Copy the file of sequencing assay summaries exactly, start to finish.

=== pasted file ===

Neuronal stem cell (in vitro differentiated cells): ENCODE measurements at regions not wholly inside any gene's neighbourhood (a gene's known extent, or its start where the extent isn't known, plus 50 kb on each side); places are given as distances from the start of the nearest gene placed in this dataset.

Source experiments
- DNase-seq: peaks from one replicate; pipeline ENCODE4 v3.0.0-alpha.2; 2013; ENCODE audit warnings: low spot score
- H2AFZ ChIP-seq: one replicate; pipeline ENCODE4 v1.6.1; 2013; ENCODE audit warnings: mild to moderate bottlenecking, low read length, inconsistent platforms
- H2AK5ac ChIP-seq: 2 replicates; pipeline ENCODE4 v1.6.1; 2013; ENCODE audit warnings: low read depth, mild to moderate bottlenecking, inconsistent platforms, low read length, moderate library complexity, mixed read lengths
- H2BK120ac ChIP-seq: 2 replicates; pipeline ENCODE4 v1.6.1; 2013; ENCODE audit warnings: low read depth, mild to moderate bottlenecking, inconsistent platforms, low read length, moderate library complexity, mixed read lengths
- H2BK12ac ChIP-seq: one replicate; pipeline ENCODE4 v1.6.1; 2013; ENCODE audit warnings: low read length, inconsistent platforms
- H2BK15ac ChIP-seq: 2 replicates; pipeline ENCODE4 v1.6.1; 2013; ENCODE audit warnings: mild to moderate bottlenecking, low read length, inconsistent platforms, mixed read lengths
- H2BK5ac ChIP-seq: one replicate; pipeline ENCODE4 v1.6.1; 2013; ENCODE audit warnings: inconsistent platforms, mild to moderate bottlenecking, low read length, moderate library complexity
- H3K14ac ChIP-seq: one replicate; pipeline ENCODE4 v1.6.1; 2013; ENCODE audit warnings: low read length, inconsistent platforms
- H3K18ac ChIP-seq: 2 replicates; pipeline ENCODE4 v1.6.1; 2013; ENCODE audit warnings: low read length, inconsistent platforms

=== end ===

Neuronal stem cell (in vitro differentiated cells): ENCODE measurements at regions not wholly inside any gene's neighbourhood (a gene's known extent, or its start where the extent isn't known, plus 50 kb on each side); places are given as distances from the start of the nearest gene placed in this dataset.

Source experiments
- DNase-seq: peaks from one replicate; pipeline ENCODE4 v3.0.0-alpha.2; 2013; ENCODE audit warnings: low spot score
- H2AFZ ChIP-seq: one replicate; pipeline ENCODE4 v1.6.1; 2013; ENCODE audit warnings: mild to moderate bottlenecking, low read length, inconsistent platforms
- H2AK5ac ChIP-seq: 2 replicates; pipeline ENCODE4 v1.6.1; 2013; ENCODE audit warnings: low read depth, mild to moderate bottlenecking, inconsistent platforms, low read length, moderate library complexity, mixed read lengths
- H2BK120ac ChIP-seq: 2 replicates; pipeline ENCODE4 v1.6.1; 2013; ENCODE audit warnings: low read depth, mild to moderate bottlenecking, inconsistent platforms, low read length, moderate library complexity, mixed read lengths
- H2BK12ac ChIP-seq: one replicate; pipeline ENCODE4 v1.6.1; 2013; ENCODE audit warnings: low read length, inconsistent platforms
- H2BK15ac ChIP-seq: 2 replicates; pipeline ENCODE4 v1.6.1; 2013; ENCODE audit warnings: mild to moderate bottlenecking, low read length, inconsistent platforms, mixed read lengths
- H2BK5ac ChIP-seq: one replicate; pipeline ENCODE4 v1.6.1; 2013; ENCODE audit warnings: inconsistent platforms, mild to moderate bottlenecking, low read length, moderate library complexity
- H3K14ac ChIP-seq: one replicate; pipeline ENCODE4 v1.6.1; 2013; ENCODE audit warnings: low read length, inconsistent platforms
- H3K18ac ChIP-seq: 2 replicates; pipeline ENCODE4 v1.6.1; 2013; ENCODE audit warnings: low read length, inconsistent platforms